Heading for Donguila, as we passed through yet another Gabonese village, we saw a monkey (a skinny mandrill, to be specific) tied to a tree next to one of the houses. We are tourists, in the end, and an unexpected possibility of taking a cool monkey picture is always more then welcome. On our way home we thus stopped, got out of the car - camera all set in my bag - and approached the three men sitting in front of the house, in order to be issued an official photo permission. Here's what happened.
Three villagers in their thirties, forties or maybe fifties (in the case of African people it's impossible to tell!) were sitting in the yard of what we assumed was the house of at least one of them. They were chatting and drinking palm wine, which they merrily poured into tall glasses from a 10-litre canister they'd placed in the middle. After the usual hellos and howareyous, straightforward as we are, we asked if we could take a picture of their monkey. They laughed good-naturedly, said they had absolutely no problem with the plan but insisted that we sat down and at least had a chat with them, if not a glass of palm wine. Eager to get the photo, we sat.
They told us the story of Eulalie, the mandrill. She's been with us for six years, they said. She's nice if you give her a treat. Right. Poor monkey, I thought, and suddenly, as if reading my thoughts (or rather, sensing the word poor had passed through them), one of the men asked the last question we would have expected: What is poverty, my sister? (for some reason, he directed his philosophical problem at me). Luckily, it turned out to be a rhetorical question, for he soon started answering it himself.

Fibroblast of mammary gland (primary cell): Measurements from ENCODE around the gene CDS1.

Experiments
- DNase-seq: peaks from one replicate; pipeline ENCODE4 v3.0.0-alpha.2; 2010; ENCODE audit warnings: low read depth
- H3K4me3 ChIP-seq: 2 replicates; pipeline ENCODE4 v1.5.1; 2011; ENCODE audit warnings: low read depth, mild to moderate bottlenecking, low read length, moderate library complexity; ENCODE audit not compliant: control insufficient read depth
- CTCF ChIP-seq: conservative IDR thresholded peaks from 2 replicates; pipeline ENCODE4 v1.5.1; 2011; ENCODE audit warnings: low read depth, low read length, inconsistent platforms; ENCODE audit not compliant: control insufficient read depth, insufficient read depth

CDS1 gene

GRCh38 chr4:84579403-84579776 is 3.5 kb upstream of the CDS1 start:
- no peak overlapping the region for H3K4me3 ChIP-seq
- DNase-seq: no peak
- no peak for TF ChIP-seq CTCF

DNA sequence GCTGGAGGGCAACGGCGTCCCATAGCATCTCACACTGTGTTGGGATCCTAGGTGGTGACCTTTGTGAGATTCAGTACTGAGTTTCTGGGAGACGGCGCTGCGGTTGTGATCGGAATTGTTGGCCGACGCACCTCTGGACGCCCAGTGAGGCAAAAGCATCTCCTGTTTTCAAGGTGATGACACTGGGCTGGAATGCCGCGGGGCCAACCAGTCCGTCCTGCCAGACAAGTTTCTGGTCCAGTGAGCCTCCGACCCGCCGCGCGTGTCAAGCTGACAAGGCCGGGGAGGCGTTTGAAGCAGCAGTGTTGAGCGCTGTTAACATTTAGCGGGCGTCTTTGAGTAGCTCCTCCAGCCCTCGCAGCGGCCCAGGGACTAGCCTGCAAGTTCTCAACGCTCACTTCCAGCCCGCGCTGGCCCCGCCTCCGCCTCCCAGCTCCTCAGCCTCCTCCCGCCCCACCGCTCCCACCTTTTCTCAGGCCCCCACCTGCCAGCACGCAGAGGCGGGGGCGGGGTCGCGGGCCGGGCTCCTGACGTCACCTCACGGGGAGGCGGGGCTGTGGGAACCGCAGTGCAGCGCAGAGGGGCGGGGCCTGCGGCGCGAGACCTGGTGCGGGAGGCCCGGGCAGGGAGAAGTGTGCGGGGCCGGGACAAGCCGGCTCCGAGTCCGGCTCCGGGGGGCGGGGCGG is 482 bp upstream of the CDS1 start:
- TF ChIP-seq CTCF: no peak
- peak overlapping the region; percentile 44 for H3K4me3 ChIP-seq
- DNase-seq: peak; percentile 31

His reasoning was not far from what I had discussed with Jandro a couple of days before, inspired by an article in the Polish magazine Polityka. The article, discussing the situation in the poorest countries of the world, featured a picture of an African man sitting in front of his wooden hut. This scene, so easily spotted in Gabon, was supposed to illustrate poverty and the resulting misery of those who live in similar conditions. And here we were, in the middle of such a gathering, sitting in front of a wooden hut, drinking palm wine from a canister - well, all right, we weren't exactly drinking - and it seemed we were among the happiest people on Earth.
What is poverty?, the man continued. In the media, they constantly talk about poverty. Am I poor, though? No! I have my house, which I like. I have a small plantation, where I work. I love nature, and I've taught myself to work and live on nature. I have palm wine with my friends on Sunday. I'm very happy. He explained how God had given all these goods to man, and how man must learn to profit from whatever God had given him. Because man had received so much from God! Surely, palm wine does make you much more grateful for whatever God has given you, but I suppose that the gist of what he said would not have changed under different circumstances.
This man, mind you, probably has one decent pair of shoes and his wooden hut has no floor. He lives on what his plantation brings him and makes the palm wine himself. Considering his living conditions, income and whatnot, any European would say he's poor. But... what is poverty? And why do we need all those statistics and spreadsheets to define it?